A poor family, the Kims, con their way into becoming the servants of a rich family, the Parks. But their easy life gets complicated when their deception is threatened with exposure. – IMDB
A poor family, the Kims, con their way into becoming the servants of a rich family, the Parks. But their easy life gets complicated when their deception is threatened with exposure. – IMDB

Parasite Movie Review

March 16, 2020

Parasite. The film that everyone has been talking about, especially after winning four (yes, four) Academy Awards and receiving critical acclaim across the globe, has been on my list for quite some time. When I finally got around to watching it, my only expectation was that it would be a movie that made me reflective simply because I had heard it would from friends who had seen it. Sure enough, I am writing this review in awe of the power of storytelling, and I definitely sat for a few minutes staring at the screen once the movie finished and the credits started rolling. Bong Joon Ho, writer, creator, director, and co-producer of the movie, quite literally did the most in crafting a story that was engaging, suspenseful, and original. He created characters that each had highly independent motivations, qualities, and behaviors while also cultivating and developing interdependent relationships between each of the characters using their independent qualities throughout the movie. It felt like each characters’ relationship with another was starkly different from their relationship with the rest, and Bong Joon Ho especially utilized the balancing acts across class differences and levels of intellect as a springboard to create the relationships and the storyline itself. Regarding the structure of the screenplay, the exposition was clear and concise, and it transitioned quickly and smoothly into the rising action, which consisted of increasingly suspenseful scenes that climaxed in an extremely high stakes clash of anger, disgust, cowardice, frustration, and fear. I won’t spoil it too much for you, but that certainly is a lot of emotion. The rising action particularly impressed me because of how each added occurrence not only raised the stakes for the characters, but each curveball thrown to the storyline was unique. There were many moments throughout the movie in which the story could have gone in several different directions, so numerous plot twists and turns characterized the rising action until an explosion of rising tensions and problems created the climax. Bong Joon Ho used tons of visual storytelling in his screenplay as well, and the ratio of dialogue or spoken plot to visual elements accelerating the plot was well balanced and allowed me, the viewer, to gain understanding of circumstances, context, and relationships as well as experience the elements of suspense fully, simply from observing facial expression, movement, and the scenery. One scene that stood out to me was what I will call “The Flood Scene”, and if you have seen or are planning to see the movie, you will know exactly what I am referring to. Beware of somewhat major spoilers, they are in the next few sentences. In this particular scene, the Kim family’s rapidly flooding home is juxtaposed with the Park’s bonus basement/bunker as visuals of Ki-jeong trying to keep sewage from spouting out of the toilet and the rest of the family scrambling for prized belongings and wading through the high water rapidly alternate with a depiction of Moon-gwang, the former housekeeper, dealing with her concussion and various other injuries and retching into the bunker toilet as well as her husband attempting to get free from the pipe he was tied to. There is no dialogue in this scene, but the devastation and helplessness of both the Kim family and Moon-gwang and her husband are very clearly conveyed as the scene rapidly alternates between the depictions of their predicaments. This scene is only one instance of Bong Joon Ho’s visual storytelling that he uses throughout the film, but it definitely is one of the most poignant ones. This visual storytelling also carries over into Bong Joon Ho’s fantastic direction of the film. I’ll say it again: he really did the most.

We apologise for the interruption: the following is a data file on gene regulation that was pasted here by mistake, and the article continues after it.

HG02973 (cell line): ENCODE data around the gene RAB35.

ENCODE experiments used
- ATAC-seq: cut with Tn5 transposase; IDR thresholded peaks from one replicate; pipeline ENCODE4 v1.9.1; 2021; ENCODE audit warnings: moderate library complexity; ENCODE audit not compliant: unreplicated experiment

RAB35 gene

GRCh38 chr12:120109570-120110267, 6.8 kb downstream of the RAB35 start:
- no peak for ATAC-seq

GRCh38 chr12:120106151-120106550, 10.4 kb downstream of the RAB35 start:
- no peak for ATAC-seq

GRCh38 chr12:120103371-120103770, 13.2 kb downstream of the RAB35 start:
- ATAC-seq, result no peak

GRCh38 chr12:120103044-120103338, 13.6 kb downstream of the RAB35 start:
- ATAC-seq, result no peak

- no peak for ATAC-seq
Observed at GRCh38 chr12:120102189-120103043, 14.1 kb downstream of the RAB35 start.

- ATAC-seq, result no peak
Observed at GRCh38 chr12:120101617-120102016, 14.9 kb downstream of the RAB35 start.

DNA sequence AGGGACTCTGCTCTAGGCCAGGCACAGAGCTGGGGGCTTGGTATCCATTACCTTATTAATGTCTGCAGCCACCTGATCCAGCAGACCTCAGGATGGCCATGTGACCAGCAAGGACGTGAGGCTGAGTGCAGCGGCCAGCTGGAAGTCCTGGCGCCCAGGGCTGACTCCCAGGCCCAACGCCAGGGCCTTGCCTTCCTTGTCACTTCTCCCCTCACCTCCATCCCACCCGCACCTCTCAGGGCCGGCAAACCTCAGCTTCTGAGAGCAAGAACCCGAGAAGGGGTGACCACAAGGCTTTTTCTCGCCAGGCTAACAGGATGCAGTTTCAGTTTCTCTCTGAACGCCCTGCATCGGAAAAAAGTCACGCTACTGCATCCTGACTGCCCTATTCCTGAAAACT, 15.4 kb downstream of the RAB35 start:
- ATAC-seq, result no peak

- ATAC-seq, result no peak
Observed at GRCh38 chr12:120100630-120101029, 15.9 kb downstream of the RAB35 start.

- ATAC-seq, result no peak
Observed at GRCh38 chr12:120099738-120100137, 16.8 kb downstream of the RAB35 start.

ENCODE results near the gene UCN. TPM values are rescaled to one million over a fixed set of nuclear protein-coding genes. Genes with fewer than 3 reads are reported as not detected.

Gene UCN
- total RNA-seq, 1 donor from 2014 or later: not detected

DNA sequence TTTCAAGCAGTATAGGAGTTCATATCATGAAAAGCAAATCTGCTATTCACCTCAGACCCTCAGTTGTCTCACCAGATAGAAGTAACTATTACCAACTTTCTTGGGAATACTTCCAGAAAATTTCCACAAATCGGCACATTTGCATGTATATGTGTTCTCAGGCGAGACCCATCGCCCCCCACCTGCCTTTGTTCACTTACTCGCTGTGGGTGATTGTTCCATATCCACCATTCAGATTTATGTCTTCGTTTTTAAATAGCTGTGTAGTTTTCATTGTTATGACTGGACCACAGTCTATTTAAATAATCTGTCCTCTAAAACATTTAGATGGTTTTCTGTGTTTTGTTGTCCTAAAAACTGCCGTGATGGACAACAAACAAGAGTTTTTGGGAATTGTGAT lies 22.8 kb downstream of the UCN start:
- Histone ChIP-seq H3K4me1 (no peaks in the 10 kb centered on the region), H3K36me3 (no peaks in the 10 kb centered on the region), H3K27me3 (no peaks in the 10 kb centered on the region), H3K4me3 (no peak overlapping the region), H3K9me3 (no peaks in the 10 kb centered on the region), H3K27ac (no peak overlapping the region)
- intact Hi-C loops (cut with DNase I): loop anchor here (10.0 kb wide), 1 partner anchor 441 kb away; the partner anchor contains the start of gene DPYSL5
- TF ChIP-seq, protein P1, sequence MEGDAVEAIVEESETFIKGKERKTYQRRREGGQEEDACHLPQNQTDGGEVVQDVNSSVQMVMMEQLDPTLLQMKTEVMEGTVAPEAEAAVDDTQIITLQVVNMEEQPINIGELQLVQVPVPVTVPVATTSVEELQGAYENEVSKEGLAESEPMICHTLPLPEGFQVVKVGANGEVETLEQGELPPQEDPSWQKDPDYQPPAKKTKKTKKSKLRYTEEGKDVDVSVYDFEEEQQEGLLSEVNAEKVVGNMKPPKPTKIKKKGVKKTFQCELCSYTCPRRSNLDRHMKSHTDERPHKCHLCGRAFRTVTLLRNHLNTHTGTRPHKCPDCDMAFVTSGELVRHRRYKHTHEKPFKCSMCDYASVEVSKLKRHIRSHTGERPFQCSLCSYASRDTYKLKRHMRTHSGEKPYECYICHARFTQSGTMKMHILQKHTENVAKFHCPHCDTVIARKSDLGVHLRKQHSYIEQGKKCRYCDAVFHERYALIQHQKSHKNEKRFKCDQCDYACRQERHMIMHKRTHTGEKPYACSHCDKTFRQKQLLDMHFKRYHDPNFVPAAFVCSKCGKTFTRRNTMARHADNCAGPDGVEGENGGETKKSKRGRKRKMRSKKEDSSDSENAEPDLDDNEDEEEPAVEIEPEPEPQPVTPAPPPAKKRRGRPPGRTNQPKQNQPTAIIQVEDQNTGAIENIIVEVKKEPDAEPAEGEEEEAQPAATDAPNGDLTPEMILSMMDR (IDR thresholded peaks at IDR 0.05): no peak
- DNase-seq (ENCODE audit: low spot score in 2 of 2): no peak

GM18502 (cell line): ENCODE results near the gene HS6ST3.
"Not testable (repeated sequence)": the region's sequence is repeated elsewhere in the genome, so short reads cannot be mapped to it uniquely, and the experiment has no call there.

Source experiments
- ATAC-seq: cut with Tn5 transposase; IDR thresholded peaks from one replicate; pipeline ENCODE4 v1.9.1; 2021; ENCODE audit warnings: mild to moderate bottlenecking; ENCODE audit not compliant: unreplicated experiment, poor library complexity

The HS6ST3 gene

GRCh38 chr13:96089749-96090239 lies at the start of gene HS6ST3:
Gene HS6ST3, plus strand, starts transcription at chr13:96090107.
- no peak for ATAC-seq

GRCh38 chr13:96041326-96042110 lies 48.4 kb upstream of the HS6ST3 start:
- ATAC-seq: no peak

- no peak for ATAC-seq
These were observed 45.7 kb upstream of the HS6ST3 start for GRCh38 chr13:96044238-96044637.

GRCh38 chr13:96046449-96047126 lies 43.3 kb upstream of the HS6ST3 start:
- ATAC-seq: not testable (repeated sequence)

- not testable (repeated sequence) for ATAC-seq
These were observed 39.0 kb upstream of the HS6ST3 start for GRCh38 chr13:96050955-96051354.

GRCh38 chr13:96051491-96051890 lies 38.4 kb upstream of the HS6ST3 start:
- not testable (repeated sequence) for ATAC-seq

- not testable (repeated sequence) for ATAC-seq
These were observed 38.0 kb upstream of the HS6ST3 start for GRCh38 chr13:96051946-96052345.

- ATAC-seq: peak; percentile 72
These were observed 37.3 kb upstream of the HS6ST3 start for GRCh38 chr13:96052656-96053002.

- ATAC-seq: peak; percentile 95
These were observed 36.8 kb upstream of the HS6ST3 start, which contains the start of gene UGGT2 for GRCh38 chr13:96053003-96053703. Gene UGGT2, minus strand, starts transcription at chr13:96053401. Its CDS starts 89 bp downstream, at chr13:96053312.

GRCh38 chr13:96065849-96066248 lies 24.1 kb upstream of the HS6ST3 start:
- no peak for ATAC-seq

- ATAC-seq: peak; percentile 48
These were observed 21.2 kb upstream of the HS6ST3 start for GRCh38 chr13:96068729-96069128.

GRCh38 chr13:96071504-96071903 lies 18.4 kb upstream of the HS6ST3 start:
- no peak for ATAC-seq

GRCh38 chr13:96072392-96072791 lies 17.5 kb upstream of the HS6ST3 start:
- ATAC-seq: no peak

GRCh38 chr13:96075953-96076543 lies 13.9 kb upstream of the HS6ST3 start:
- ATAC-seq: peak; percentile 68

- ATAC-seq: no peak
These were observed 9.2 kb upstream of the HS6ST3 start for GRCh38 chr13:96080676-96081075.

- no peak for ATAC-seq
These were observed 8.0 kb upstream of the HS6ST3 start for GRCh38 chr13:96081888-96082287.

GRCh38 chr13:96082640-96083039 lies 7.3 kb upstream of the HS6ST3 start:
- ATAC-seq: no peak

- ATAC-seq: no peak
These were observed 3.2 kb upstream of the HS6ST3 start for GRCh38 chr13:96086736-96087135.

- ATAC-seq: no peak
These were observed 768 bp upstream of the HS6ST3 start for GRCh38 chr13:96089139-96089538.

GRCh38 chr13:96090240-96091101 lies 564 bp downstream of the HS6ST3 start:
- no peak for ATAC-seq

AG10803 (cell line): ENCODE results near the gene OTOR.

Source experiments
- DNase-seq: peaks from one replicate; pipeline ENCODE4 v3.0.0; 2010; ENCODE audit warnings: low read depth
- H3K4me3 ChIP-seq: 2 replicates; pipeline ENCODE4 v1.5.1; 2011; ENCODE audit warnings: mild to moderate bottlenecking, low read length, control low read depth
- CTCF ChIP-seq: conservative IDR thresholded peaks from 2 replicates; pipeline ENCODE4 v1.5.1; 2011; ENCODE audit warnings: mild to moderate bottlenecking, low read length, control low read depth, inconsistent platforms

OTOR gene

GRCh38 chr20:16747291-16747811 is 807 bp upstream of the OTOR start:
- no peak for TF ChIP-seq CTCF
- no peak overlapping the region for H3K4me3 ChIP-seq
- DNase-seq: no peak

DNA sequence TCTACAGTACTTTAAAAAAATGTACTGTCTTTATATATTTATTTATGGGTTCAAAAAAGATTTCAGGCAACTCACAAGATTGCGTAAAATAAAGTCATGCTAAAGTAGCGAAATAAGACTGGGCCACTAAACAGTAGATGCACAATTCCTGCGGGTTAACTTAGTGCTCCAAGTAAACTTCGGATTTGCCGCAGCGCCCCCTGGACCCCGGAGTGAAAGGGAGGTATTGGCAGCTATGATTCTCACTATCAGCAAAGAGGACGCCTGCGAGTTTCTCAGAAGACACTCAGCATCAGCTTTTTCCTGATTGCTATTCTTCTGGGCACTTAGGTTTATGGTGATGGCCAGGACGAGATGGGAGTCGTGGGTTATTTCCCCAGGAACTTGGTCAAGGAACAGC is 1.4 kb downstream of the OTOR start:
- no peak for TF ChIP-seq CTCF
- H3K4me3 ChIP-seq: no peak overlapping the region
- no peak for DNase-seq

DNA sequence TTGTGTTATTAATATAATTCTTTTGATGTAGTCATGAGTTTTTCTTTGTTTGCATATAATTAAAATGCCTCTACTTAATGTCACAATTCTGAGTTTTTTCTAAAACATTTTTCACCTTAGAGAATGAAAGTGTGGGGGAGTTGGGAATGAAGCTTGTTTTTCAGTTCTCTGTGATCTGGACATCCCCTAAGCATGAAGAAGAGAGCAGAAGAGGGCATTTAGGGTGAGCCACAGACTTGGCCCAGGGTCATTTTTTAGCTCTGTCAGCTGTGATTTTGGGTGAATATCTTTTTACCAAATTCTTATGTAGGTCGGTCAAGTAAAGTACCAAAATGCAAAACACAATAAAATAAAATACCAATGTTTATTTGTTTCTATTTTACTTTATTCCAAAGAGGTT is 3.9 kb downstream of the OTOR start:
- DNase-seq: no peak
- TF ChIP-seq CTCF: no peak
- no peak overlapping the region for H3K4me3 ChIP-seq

Andrew Bannister
Alternative UK poster for Parasite. Art by Andrew Bannister.

Parasite was a movie characterized by its suspense, and the sharp blocking largely contributes to such a suspenseful nature. Many scenes included moments in which the stakes were very high, and the precise placement, movement, and positioning of individuals during those scenes determined the direction of the story and created the precarious situation occurring. Instances of people running to just the right place at just the right time generated momentum in the scenes and made my eyes widen and jaw drop a little bit as I wondered if the secrets would be revealed or chaos would ensue at any second. My eyes were definitely reasonably wide during the majority of the film, and I could not resist pausing it a couple of times to sit and process what had occurred in the scene I had just watched.

It is truly easy to see why Parasite deserved and won so many awards and accolades. I could barely tear my eyes away and became so immersed in it that I forgot that I was just a kid watching a fictional story play out. I highly recommend that you see it if you have not done so yet; maybe you’ll walk away from it speechless!

Leave a Comment

Mustang Monthly • Copyright 2022 • FLEX WordPress Theme by SNOLog in

Comments (0)

All Mustang Monthly Picks Reader Picks Sort: Newest

Your email address will not be published.